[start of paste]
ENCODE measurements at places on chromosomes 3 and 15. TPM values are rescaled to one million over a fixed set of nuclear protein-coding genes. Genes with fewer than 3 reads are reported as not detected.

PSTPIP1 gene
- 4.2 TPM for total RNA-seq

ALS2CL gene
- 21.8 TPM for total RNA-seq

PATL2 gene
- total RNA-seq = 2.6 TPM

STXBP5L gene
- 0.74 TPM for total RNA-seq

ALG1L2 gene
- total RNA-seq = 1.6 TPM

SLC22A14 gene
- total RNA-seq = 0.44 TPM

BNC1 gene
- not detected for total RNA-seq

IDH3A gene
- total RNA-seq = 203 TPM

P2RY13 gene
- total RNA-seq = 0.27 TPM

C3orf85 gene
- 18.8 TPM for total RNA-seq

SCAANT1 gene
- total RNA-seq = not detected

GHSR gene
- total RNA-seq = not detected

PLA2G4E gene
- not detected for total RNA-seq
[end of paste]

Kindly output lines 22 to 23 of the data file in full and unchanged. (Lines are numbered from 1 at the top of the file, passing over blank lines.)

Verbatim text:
SCAANT1 gene
- total RNA-seq = not detected